Friday, July 19, 2024

Make Your Healthcare Preferences Known

HomeHealthMake Your Healthcare Preferences Known

Preparation for our healthcare and medical treatment – making official our advance directives – is one of the most stress-relieving acts we can do for our future selves – so let’s get to it! What does this work include? According to the Mayo Clinic website, “Living wills and other advance directives are written, legal instructions regarding your preferences for medical care if you are unable to make decisions for yourself. Advance directives guide choices for doctors and caregivers if you’re terminally ill, seriously injured, in a coma, in the late stages of dementia or near the end of life.”

Make Your Healthcare Preferences Known 2

Susanna Barton, columnist

Mayo Clinic said these documents include:

  • A medical or healthcare power of attorney (also called a durable power of attorney for healthcare, a health care agent, a health care proxy, a health care surrogate, a health care representative, a health care attorney-in-fact, or a patient advocate).
  • A living will.
  • Do Not Resuscitate and Do Not Intubate orders.
  • And sometimes a POLST (Physician Orders for Life Sustaining Treatment).

Let’s dig a little deeper into these life-giving directives. A medical or healthcare power of attorney is one of the most important documents to secure. According to HealthinAging.org, a healthcare power of attorney is a document that “allows you to choose a surrogate decision maker (such as a friend or relative) to make your medical decisions if you lose the ability to make them yourself.

You should discuss with your surrogate ahead of time the types of treatment(s) you would or would not want in specific situations so that your surrogate has some guidelines if the need arises. It is impossible to imagine all possible situations but discussing what matters most to you to have or avoid will help your surrogate make a decision based on your wishes.”

The National Institute on Aging defines a living will as “a legal document that tells doctors how you want to be treated if you cannot make your own decisions about emergency treatment. In a living will, you can say which common medical treatments or care you would want, which ones you would want to avoid, and under which conditions each of your choices applies.”

This is the heart of everything when it comes to how you want to be treated medically as you age. And it also requires a great deal of thought, careful consideration and conversation to ensure the wishes you outline are respected. As is the case with most Grand Planning efforts, communication is the key!

The National Institute on Aging also suggests understanding the critical differences in DNR and DNI orders and how they are activated:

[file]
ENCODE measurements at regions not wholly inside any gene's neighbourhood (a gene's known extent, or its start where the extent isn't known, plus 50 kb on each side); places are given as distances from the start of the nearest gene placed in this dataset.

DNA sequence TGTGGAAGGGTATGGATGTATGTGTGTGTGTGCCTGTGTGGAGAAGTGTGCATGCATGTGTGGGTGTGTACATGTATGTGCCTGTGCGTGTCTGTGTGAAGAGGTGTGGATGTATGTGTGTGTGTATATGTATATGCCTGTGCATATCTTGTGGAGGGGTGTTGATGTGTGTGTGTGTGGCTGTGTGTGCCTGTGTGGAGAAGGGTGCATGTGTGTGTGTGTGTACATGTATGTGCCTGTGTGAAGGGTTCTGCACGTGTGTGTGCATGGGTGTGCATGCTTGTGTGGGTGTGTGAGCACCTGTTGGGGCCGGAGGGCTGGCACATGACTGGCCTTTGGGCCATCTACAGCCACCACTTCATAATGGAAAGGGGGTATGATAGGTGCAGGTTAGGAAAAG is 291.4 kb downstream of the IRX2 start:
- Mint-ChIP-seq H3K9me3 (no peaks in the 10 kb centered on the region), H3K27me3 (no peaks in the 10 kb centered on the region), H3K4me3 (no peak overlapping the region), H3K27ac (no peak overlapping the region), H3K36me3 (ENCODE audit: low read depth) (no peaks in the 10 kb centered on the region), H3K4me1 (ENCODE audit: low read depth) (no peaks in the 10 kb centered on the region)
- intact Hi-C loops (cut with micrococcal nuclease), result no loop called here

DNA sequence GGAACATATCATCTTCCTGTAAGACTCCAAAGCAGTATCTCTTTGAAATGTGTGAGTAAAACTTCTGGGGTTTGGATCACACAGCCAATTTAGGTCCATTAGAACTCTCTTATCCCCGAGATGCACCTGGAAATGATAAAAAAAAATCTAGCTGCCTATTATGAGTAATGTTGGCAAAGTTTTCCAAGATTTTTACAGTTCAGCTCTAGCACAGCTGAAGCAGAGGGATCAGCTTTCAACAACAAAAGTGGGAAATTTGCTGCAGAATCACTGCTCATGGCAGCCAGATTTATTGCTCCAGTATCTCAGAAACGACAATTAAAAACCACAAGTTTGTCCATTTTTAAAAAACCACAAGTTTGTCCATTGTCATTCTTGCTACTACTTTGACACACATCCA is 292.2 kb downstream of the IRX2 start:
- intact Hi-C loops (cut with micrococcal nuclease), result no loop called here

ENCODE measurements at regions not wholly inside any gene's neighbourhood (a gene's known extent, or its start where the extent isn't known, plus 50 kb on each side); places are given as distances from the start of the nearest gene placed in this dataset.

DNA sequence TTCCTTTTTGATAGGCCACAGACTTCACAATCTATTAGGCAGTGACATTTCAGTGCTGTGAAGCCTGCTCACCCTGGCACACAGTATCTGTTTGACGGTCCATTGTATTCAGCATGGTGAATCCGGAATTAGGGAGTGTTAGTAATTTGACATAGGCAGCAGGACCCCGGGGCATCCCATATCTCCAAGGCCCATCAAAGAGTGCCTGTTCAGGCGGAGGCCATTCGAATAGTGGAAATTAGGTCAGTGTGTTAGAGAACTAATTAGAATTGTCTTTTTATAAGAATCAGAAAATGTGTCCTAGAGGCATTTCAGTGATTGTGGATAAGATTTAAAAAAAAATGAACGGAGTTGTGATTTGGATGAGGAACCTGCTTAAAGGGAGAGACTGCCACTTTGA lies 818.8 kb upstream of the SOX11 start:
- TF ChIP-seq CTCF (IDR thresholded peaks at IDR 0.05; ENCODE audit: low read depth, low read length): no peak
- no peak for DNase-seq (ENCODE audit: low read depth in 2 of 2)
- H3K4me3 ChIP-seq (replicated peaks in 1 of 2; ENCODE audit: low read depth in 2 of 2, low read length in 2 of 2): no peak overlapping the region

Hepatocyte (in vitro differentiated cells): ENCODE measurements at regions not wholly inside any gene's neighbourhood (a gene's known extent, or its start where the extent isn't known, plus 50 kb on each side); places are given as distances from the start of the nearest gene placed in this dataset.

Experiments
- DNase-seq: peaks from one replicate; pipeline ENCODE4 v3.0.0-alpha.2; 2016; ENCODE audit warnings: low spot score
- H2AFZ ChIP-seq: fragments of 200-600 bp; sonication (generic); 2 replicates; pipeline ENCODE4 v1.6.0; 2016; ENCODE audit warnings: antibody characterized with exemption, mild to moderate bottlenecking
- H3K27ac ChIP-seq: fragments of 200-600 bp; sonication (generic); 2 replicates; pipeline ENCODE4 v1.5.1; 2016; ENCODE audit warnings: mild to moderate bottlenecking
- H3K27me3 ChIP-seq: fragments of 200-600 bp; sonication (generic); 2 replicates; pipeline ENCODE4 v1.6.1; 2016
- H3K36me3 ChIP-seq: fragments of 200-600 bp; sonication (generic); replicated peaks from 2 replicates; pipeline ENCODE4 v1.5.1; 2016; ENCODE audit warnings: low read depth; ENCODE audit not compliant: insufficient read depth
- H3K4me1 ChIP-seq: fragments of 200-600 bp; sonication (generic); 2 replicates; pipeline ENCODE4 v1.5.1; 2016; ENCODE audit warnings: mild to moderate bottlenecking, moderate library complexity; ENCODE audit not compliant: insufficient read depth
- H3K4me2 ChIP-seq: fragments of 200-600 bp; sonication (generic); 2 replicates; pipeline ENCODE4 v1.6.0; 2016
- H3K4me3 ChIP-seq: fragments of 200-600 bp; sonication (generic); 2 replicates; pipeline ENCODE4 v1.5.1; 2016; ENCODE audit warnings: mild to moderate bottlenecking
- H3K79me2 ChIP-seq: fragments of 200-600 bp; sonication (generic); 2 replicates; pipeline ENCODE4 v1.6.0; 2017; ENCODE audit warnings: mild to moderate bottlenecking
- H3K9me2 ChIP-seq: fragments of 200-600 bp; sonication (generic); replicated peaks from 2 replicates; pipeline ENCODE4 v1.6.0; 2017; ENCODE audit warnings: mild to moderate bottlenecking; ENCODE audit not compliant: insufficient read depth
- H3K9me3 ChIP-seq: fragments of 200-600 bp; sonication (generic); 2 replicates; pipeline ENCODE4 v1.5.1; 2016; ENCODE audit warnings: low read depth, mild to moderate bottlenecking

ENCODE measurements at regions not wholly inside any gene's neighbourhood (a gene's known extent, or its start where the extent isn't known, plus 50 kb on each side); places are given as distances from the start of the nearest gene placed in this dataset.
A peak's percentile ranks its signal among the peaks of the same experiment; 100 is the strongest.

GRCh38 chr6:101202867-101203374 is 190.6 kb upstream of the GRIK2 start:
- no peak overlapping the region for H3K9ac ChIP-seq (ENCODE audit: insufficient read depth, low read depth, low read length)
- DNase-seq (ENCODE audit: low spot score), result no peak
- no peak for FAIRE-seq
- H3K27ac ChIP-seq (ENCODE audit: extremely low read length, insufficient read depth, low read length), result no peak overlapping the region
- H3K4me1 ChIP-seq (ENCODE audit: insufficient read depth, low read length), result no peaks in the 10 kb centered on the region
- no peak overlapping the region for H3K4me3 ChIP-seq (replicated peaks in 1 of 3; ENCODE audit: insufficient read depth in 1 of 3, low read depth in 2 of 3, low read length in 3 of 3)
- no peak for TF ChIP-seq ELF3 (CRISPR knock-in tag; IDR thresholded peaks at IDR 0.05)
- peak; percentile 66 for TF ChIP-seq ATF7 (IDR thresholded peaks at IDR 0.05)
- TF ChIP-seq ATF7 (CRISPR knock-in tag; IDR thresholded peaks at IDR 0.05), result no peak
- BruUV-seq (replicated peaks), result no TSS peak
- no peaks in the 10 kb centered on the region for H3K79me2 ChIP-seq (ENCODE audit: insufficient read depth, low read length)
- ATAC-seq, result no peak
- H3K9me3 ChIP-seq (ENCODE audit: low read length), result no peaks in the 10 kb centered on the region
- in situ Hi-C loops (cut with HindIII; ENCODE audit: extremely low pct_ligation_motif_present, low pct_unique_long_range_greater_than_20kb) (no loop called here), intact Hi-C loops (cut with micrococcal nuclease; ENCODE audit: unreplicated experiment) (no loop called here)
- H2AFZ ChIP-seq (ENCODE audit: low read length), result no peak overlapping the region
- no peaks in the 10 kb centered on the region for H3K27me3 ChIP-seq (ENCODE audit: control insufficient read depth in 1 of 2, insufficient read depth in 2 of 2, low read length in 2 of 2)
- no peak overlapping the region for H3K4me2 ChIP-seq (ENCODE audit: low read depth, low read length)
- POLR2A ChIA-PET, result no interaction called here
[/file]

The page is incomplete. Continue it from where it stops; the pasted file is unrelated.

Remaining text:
“Do not resuscitate (DNR) order: A DNR becomes part of your medical chart to inform medical staff in a hospital or nursing facility that you do not want CPR or other life-support measures to be attempted if your heartbeat and breathing stop. Sometimes this document is referred to as a do not attempt resuscitation (DNR) order or an allow natural death (AND) order. Even though a living will might state that CPR is not wanted, it is helpful to have a DNR order as part of your medical file if you go to a hospital.

Posting a DNR next to your hospital bed might avoid confusion in an emergency. Without a DNR order, medical staff will attempt every effort to restore your breathing and the normal rhythm of your heart. So, how, when and where do we start preparing all these critical medical directives? Where do we begin alleviating stress and concern for our loved ones? How can we mitigate medical geri-drama once and for all?

The best first step is finding an elder law attorney who can provide and authenticate the necessary forms. If you have an attorney already, ask them to refer you to a specialist or perhaps they can help you themselves. Some of these forms do not require attention from an attorney, but certainly attorneys are familiar with their use and importance.

Once these documents are prepared, seal the deal by promising to execute two final tasks: first, communicate your plans to anyone who will listen, often and with urgency, and second, make sure you have these documents stored in an easily accessible and portable place.

Being your best medical advocate and taking an active role in preparing for your healthcare decisions – and most importantly, TALKING ABOUT IT ALL – fosters a collaborative relationship with healthcare providers and families that can make hard choices more manageable. By staying informed and communicating openly, we can enhance our quality of life and navigate sunset strolls with confidence and dignity.

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